During PoC operation, DC power is transmitted over coaxial cable at high voltages. To avoid causing damage to devices or personnel when a non-PoC device is connected to the system, PoC has designed strict load recognition and protection mechanisms into its products, including load validity detection, load disconnection detection, excess current and short circuit detection, and discharge circuits.
- Load validity detection determines whether or not the power receiving device is a valid device. When an invalid device is connected at the power receiving end (such as non-PoC cameras, UTC controllers, optical transceivers, ), load validity detection will determine that it is unable to detect a valid device, and will not supply power to the power receiving end.
- Load disconnection detection begins after the power receiving device has been connected and the supply of power over coax has been initiated. It continuously detects whether or not the power receiving end has been As soon as the power receiving end is disconnected, the power supplying end will cease power supply, and rapidly restores the voltage transmitted over the coaxial cable to safe levels via a discharge circuit.
- Excess current and short circuit protection is used to detect the electric current running through the system. If the system current exceeds the current threshold (via causes of system short circuiting such as line faults, improper operation, or human destruction), the power supplying end will cease power supply, thus preventing device and personal injury caused by overcurrent.
Camera Power Output
In real-world surveillance scenarios, users may have also installed supporting devices near their cameras, such as pickups. Aside from resolving the problem of supplying power to surveillance devices, if PoC systems were able to also solve power supply requirements for surrounding devices as well, it would deliver even more convenience to its users. PoC technology has implemented a camera power output feature into select products. PoC cameras which support this feature are equipped with a power-out connector that output DC12V current with a max rated power of 2W.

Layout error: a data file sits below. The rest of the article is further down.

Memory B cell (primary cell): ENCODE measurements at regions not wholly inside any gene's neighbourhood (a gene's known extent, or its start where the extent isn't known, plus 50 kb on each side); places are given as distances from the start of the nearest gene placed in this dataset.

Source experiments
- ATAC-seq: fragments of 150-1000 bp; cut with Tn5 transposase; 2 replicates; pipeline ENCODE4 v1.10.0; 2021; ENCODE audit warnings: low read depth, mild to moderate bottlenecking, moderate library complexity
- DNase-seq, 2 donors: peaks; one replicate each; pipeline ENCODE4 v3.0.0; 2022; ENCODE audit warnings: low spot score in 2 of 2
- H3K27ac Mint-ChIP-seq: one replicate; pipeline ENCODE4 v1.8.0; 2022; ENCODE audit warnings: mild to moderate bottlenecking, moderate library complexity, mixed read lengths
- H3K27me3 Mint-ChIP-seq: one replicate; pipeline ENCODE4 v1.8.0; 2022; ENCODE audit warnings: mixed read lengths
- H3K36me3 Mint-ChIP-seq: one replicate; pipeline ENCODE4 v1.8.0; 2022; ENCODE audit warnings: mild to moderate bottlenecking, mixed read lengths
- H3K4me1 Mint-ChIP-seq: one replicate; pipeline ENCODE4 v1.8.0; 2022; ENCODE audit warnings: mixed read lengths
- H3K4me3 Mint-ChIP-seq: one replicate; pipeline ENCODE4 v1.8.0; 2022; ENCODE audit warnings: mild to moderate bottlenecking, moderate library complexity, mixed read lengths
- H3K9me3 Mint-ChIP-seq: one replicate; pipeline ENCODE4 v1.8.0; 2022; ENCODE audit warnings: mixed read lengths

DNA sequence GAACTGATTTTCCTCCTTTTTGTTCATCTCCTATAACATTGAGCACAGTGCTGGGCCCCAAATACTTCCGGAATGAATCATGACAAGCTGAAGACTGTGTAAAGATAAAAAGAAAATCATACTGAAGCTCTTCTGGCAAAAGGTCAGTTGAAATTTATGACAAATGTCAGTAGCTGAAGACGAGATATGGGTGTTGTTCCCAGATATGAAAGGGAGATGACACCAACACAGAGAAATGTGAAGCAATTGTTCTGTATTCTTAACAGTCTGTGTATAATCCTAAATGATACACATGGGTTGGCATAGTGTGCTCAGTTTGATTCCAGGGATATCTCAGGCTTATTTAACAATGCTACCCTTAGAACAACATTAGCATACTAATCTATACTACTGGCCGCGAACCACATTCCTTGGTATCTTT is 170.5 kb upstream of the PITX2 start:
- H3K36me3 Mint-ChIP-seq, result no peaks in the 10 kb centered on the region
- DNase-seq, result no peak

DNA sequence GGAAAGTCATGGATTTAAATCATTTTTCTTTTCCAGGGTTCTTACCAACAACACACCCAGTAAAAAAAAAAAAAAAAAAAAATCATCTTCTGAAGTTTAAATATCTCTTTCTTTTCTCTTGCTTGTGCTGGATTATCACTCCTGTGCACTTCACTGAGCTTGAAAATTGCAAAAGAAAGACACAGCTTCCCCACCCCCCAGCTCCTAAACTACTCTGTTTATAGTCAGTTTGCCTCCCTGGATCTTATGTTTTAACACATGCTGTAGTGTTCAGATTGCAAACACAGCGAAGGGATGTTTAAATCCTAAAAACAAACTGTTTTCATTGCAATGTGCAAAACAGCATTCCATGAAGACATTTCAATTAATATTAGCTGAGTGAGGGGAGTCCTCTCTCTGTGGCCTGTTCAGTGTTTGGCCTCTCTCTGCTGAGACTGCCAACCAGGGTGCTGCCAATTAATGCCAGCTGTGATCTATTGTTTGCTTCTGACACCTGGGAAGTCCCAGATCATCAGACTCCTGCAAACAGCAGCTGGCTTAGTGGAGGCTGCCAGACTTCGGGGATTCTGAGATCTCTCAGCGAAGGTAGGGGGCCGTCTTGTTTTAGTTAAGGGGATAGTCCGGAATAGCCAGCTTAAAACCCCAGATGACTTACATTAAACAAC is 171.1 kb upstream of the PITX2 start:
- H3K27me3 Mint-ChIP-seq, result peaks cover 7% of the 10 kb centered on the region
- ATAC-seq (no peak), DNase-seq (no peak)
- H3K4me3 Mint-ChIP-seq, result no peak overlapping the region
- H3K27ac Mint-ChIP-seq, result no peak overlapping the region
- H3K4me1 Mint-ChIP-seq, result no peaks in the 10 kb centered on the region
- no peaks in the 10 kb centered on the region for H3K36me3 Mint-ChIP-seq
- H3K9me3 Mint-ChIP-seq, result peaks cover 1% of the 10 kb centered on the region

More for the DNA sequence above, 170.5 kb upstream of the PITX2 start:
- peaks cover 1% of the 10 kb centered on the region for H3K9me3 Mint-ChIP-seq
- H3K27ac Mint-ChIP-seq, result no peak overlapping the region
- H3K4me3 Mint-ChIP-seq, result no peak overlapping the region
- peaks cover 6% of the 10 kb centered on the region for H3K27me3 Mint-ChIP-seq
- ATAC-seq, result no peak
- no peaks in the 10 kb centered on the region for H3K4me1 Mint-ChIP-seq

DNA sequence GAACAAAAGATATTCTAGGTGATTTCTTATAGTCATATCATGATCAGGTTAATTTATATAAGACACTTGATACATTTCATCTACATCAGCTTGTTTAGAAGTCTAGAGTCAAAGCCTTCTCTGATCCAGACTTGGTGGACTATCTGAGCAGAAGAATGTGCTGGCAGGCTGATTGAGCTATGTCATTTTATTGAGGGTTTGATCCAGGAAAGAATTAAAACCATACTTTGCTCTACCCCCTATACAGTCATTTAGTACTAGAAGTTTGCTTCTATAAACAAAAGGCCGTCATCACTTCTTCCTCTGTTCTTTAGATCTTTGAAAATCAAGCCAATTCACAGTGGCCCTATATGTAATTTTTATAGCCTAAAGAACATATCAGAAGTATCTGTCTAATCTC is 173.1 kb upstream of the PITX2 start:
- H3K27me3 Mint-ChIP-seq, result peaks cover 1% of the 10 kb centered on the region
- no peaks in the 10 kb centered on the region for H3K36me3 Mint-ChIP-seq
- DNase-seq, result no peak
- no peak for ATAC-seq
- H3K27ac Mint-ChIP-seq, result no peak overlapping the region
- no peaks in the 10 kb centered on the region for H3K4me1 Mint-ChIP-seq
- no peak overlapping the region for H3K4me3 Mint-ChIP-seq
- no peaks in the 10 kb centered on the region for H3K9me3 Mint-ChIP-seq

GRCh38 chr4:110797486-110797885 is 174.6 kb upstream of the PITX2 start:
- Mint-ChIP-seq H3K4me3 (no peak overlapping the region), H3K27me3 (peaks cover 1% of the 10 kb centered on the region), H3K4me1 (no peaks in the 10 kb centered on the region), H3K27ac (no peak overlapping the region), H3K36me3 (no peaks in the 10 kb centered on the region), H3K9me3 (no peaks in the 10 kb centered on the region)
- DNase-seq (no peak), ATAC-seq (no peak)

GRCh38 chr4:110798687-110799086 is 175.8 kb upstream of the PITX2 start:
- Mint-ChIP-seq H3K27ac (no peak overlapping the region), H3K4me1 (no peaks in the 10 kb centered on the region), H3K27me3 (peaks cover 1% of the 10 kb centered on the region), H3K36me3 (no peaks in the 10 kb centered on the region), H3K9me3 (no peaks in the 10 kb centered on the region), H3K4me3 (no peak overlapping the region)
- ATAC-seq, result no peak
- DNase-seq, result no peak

PoC technology can save on deployment time and costs across all types of coaxial HD surveillance systems. Below are a few examples of how PoC can benefit a number of application scenarios.
Large Shopping Malls
Surveillance systems in large malls are often comprised of a large quantity of cameras scattered throughout the application area. To supply power to each of the cameras, contractors must perform design and construction for power cabling at every point. Preparation work involved in the process of supplying power to each point consumes lots of time and money. PoC is able to directly supply power to cameras over the same coaxial cable used for video transmission, not only saving the cost of extra power supplies, cables, and power accessories, but also
reducing the total cabling workload by one half. In key areas such as entrances and exits, users may require higher resolution cameras to be able to see more details. currently offers both 2MP and 4MP PoC-enabled cameras. When paired with a PoC embedded XVR, which supports up to 4K resolution, the system fully satisfies user resolution requirements.
Open Car Parks
In open car park applications, surveillance cameras are installed in an open-air environment, and it is not unusual for the devices to be located hundreds of meters away from the control center. In this type of scenario, there may not be nearby power sources which are readily available, making it difficult to supply power. In addition, if cameras are powered by a faraway control center, power loss experienced by power supply cabling leads to a rise in power supply costs, as well as an excessive drop in voltage, rendering power lines unable to fulfill requirements for normal camera operation. supports a PoC power supply range of up to 400m, satisfying power requirements of cameras in scenarios with control centers located far away from monitoring points. PoC cameras used in PoC systems feature a stable working voltage input, and are not affected by power supply conditions or distance, thus greatly enhancing system stability and reducing future maintenance costs.
The above application scenarios show that Power over Coax (POC) technology greatly reduces labor costs related to system design, installation, and maintenance. Below is a comparison between deployment costs for PoC and non-PoC systems in 8 channel and 16 channel configurations based on figures from North America.
The key takeaway here is that while PoC camera and XVR devices are slightly more expensive than non-PoC devices, and differences in cabling costs are negligible due to the inexpensiveness of power cables, PoC eliminates the costs involved with the purchase, design, installation, and maintenance of extra power supplies. PoC systems cut the total deployment workload by half, saving users up to 30% in surveillance system deployment costs over traditional analog systems.
Power over Coax (POC) technology achieves the simultaneous transmission of video signals and DC power over a single coaxial cable, significantly reducing the workload and costs involved in surveillance system deployment. supports 1080p 400m and 4MP 300m PoC transmission, and ensures that video and control signals are not impacted by power transmission. PoC systems provide cameras with stable input, guaranteeing system stability, and reducing maintenance costs. In addition, has developed sophisticated PoC system protection mechanisms which guarantee users’ equipment and personal safety via automatic detection and rapid power cutoff. These advantages make PoC an ideal solution for the construction of complex surveillance system applications involving many devices at a significantly reduced cost.